In performing its “audit” of the USGS reports, Armstrong’s group applied its set of forecasting principles and claimed that nearly 70 percent of them had been contravened by the USGS reports. The authors of the forecasting audit include a physicist and two economists but do not include biologists, oceanographers or climate scientists.

“We debated writing something short outlining why we don’t think their criticism are valid,” said Caswell. “After going through their report, however, we decided we needed to do a rebuttal of this, and in the end, we went point by point to refute their criticism.”

Caswell continued: “We began by explaining why the sea ice habitat of polar bears is declining and showing how climate models, outputs from which we used as inputs to our analyses, are reliable for forecasting the future climate. Then we showed how each specific criticism of the Armstrong team was either wrong or misleading. Finally, we took a look at their principles of forecasting, and found they are too ambiguous and subjective to be used as a reliable basis for auditing scientific investigations.”

The rebuttal concludes that the audit offers no valid criticism of the USGS conclusion that global warming poses a serious threat to the future welfare of polar bears and that it only serves to distract from reasoned public policy debate.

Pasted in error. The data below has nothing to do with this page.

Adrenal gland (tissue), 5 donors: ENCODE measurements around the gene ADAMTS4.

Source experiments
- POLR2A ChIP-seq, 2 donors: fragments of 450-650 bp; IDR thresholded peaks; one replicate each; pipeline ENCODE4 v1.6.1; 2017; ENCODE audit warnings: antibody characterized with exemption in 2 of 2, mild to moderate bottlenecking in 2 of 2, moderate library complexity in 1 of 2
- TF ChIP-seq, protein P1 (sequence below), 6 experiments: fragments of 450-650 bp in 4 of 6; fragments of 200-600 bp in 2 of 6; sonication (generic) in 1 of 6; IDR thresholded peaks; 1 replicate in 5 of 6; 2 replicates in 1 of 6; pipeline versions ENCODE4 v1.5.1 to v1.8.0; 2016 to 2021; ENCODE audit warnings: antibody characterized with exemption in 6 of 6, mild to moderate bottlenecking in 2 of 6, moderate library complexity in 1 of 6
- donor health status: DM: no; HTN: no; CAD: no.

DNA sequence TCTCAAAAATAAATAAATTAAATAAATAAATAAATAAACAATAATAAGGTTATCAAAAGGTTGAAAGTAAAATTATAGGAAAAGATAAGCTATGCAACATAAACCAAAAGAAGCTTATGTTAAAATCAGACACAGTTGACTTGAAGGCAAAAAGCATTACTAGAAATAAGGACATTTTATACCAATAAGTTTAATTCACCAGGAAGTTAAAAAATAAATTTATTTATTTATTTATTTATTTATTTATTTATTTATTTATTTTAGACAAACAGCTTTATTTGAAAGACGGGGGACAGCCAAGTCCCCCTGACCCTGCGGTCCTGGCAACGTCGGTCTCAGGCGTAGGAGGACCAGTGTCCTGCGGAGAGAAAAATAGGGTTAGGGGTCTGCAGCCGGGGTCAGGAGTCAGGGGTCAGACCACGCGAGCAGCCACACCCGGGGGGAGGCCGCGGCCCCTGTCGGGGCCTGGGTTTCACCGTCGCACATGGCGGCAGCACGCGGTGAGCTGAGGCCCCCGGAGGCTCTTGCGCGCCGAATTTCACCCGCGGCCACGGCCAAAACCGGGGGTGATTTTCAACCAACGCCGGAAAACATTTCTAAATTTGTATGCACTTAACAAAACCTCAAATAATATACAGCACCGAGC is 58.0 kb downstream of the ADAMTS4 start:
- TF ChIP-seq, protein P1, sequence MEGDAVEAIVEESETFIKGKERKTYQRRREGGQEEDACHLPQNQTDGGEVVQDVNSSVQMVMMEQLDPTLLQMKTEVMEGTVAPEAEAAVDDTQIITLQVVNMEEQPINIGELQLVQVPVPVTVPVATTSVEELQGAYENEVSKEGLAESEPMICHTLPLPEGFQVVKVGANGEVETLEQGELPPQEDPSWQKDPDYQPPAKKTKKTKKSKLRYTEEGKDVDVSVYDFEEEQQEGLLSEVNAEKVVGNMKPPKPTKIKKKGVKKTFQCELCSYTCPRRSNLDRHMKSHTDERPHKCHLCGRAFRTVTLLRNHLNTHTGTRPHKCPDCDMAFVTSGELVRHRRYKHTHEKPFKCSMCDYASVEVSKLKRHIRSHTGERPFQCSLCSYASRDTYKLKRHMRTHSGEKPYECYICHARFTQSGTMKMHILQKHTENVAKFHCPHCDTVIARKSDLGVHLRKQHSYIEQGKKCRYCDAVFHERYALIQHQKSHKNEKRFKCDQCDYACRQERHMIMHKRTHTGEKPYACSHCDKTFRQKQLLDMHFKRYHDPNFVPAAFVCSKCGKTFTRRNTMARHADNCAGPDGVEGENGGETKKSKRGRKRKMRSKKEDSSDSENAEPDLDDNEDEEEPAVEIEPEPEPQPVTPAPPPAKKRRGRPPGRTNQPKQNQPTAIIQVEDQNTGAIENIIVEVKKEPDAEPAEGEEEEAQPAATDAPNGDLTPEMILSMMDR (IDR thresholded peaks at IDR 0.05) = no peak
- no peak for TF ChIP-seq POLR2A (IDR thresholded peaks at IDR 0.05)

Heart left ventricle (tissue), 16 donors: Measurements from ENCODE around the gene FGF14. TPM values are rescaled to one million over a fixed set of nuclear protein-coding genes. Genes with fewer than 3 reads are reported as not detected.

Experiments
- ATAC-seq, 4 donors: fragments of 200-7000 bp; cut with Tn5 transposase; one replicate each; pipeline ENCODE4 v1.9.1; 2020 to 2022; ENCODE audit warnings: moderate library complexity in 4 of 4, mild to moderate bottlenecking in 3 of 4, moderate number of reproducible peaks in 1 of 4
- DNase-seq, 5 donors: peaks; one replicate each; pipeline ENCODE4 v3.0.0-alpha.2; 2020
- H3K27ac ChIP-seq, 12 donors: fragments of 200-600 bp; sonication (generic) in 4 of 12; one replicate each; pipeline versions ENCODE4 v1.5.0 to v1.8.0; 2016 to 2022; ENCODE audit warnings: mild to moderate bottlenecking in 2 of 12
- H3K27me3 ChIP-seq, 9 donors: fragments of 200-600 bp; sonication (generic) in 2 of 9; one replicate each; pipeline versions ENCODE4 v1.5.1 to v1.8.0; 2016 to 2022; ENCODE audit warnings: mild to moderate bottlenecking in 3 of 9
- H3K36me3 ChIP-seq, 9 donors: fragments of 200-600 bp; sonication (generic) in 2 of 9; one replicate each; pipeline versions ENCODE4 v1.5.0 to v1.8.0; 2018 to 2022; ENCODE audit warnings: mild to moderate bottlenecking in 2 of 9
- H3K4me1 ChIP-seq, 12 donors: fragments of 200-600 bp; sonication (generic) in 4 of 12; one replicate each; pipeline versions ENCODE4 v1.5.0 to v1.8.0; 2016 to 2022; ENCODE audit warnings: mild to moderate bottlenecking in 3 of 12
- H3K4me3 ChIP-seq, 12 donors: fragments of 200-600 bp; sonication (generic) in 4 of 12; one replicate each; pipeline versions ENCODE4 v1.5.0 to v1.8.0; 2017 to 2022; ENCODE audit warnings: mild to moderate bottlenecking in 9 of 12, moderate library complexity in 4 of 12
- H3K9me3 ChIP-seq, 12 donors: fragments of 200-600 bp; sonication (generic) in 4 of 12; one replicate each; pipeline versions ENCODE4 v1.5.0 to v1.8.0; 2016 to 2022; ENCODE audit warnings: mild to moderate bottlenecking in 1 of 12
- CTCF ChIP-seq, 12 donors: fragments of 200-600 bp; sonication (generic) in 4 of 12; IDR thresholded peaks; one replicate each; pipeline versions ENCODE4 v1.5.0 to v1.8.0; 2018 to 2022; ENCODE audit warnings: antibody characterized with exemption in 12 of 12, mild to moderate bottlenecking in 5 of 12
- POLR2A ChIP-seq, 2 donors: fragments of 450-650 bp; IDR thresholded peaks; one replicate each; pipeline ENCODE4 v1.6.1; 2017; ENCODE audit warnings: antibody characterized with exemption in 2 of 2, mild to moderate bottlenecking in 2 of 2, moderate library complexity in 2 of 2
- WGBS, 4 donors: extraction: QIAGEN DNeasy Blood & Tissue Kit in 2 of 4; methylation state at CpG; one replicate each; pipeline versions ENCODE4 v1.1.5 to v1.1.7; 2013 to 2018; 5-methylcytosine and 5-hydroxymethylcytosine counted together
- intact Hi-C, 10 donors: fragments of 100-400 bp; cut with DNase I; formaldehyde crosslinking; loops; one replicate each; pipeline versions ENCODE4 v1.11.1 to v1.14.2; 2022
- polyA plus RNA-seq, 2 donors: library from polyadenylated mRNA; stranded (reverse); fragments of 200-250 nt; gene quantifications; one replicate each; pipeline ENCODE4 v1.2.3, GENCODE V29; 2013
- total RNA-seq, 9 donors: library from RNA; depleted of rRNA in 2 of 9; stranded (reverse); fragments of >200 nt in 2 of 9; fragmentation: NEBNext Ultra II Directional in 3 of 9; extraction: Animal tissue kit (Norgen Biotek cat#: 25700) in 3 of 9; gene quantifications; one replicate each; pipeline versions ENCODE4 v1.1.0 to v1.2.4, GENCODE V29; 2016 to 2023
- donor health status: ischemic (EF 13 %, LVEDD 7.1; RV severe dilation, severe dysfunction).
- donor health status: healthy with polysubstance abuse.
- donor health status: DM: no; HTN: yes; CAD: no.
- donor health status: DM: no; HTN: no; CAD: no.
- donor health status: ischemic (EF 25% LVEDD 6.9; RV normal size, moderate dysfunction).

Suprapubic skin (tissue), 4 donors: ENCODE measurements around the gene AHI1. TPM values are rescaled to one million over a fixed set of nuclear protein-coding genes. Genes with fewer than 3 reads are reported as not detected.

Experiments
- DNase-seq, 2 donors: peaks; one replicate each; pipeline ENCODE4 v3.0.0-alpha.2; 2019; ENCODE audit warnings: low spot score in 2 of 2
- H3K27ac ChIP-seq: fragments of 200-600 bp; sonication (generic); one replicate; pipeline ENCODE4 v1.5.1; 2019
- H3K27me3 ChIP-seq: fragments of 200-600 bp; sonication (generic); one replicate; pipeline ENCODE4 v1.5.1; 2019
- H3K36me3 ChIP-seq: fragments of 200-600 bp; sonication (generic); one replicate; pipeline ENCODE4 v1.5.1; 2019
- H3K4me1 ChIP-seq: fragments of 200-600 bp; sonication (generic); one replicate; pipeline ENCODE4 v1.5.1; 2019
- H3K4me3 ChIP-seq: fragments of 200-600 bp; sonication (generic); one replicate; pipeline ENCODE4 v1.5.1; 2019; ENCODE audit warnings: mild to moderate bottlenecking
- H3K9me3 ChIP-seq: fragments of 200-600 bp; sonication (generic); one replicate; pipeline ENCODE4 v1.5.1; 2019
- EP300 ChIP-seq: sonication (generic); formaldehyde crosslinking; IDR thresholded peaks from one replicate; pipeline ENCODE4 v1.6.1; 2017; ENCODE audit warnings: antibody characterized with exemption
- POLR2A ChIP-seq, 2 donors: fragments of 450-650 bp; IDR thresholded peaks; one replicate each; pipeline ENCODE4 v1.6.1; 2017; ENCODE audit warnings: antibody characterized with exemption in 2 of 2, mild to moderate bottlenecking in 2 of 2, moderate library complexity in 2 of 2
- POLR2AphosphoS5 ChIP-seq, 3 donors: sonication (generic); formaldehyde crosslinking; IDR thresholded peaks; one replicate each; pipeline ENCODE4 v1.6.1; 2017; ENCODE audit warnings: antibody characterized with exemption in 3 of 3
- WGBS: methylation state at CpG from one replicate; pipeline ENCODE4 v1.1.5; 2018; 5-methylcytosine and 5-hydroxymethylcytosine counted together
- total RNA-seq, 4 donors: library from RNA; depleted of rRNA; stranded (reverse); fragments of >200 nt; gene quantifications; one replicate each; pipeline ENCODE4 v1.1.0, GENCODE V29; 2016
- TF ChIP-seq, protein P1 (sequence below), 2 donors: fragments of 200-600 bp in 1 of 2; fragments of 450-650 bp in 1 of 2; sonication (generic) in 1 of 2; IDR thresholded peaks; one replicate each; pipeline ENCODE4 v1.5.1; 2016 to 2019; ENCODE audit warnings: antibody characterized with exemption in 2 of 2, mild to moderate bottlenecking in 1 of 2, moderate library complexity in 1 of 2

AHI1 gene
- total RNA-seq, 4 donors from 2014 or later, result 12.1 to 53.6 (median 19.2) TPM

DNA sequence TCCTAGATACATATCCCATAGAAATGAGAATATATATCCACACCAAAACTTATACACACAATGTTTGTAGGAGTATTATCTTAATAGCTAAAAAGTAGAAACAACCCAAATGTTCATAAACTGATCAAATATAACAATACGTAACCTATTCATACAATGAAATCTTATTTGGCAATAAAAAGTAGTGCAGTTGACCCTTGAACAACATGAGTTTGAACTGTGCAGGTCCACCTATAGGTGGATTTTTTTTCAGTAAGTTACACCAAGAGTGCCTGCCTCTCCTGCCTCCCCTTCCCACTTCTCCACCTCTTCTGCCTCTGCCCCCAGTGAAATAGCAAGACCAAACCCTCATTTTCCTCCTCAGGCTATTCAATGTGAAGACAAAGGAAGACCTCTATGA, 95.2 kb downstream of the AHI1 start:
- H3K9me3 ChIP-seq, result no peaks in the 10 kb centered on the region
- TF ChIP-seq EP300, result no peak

In the meantime, the USGS continues to collect data in Alaska and Caswell says he will be involved in further analyses of the polar bear populations based on the new data.

The Woods Hole Oceanographic Institution is a private, independent organization in Falmouth, Mass., dedicated to marine research, engineering, and higher education. Established in 1930 on a recommendation from the National Academy of Sciences, its primary mission is to understand the oceans and their interaction with the Earth as a whole, and to communicate a basic understanding of the oceans’ role in the changing global environment.

WHOI Media Relations | EurekAlert!
Further information:
http://www.whoi.edu

More articles from Ecology, The Environment and Conservation:

nachricht Successful calculation of human and natural influence on cloud formation
04.11.2016 | Goethe-Universität Frankfurt am Main

nachricht Invasive Insects Cost the World Billions Per Year
04.10.2016 | University of Adelaide

All articles from Ecology, The Environment and Conservation >>>

The most recent press releases about innovation >>>

Die letzten 5 Focus-News des innovations-reports im Überblick:

Im Focus: Novel silicon etching technique crafts 3-D gradient refractive index micro-optics

A multi-institutional research collaboration has created a novel approach for fabricating three-dimensional micro-optics through the shape-defined formation of porous silicon (PSi), with broad impacts in integrated optoelectronics, imaging, and photovoltaics.

Working with colleagues at Stanford and The Dow Chemical Company, researchers at the University of Illinois at Urbana-Champaign fabricated 3-D birefringent...

Im Focus: Quantum Particles Form Droplets